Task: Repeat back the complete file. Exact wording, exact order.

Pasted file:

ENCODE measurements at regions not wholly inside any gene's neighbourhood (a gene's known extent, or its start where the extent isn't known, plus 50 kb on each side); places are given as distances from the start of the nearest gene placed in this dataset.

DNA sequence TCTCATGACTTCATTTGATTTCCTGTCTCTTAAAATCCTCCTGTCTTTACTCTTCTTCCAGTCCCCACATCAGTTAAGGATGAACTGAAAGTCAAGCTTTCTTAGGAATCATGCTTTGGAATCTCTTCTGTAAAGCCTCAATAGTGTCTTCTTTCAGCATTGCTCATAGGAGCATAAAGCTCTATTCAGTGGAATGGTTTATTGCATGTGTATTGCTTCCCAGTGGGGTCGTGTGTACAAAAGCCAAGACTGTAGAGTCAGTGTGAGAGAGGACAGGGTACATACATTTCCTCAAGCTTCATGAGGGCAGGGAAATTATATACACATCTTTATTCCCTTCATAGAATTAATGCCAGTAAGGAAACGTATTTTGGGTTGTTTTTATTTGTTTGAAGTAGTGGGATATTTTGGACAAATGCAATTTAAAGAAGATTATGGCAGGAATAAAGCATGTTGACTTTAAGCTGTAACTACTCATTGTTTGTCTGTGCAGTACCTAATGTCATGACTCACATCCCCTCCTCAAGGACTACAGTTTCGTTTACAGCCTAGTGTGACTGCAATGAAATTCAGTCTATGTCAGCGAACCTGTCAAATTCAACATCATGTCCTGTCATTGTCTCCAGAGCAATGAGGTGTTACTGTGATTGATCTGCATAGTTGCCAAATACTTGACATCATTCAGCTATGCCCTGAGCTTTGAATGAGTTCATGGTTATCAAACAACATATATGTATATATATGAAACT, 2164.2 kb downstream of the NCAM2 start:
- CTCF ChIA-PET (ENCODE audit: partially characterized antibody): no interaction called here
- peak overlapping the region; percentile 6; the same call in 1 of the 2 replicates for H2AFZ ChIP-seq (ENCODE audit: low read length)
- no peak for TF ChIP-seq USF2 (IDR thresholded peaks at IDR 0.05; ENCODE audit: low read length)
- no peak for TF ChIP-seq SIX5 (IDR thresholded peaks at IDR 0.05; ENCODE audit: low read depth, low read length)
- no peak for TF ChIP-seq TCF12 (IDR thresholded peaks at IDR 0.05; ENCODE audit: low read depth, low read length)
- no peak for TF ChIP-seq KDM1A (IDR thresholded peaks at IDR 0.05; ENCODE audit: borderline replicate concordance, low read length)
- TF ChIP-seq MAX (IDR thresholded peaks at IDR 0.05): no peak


ENCODE measurements at regions not wholly inside any gene's neighbourhood (a gene's known extent, or its start where the extent isn't known, plus 50 kb on each side); places are given as distances from the start of the nearest gene placed in this dataset.

DNA sequence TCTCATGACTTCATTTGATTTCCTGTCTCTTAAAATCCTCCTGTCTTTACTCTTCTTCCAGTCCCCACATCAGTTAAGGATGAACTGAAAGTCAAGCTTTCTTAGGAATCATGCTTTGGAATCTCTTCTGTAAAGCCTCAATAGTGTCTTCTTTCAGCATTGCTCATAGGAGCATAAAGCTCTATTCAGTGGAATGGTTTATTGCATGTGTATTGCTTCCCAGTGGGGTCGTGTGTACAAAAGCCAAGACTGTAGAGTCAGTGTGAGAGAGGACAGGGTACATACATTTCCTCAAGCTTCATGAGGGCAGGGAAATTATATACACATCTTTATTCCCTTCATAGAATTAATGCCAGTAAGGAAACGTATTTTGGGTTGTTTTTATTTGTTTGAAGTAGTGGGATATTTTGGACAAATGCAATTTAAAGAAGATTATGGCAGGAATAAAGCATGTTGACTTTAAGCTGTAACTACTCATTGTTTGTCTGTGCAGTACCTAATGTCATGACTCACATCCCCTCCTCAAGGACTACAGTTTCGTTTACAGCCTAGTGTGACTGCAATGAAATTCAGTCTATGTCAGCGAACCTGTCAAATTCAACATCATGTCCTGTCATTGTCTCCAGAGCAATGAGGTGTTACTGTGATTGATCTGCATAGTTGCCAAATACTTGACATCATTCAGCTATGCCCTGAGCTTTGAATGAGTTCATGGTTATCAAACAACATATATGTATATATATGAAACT, 2164.2 kb downstream of the NCAM2 start:
- CTCF ChIA-PET (ENCODE audit: partially characterized antibody): no interaction called here
- peak overlapping the region; percentile 6; the same call in 1 of the 2 replicates for H2AFZ ChIP-seq (ENCODE audit: low read length)
- no peak for TF ChIP-seq USF2 (IDR thresholded peaks at IDR 0.05; ENCODE audit: low read length)
- no peak for TF ChIP-seq SIX5 (IDR thresholded peaks at IDR 0.05; ENCODE audit: low read depth, low read length)
- no peak for TF ChIP-seq TCF12 (IDR thresholded peaks at IDR 0.05; ENCODE audit: low read depth, low read length)
- no peak for TF ChIP-seq KDM1A (IDR thresholded peaks at IDR 0.05; ENCODE audit: borderline replicate concordance, low read length)
- TF ChIP-seq MAX (IDR thresholded peaks at IDR 0.05): no peak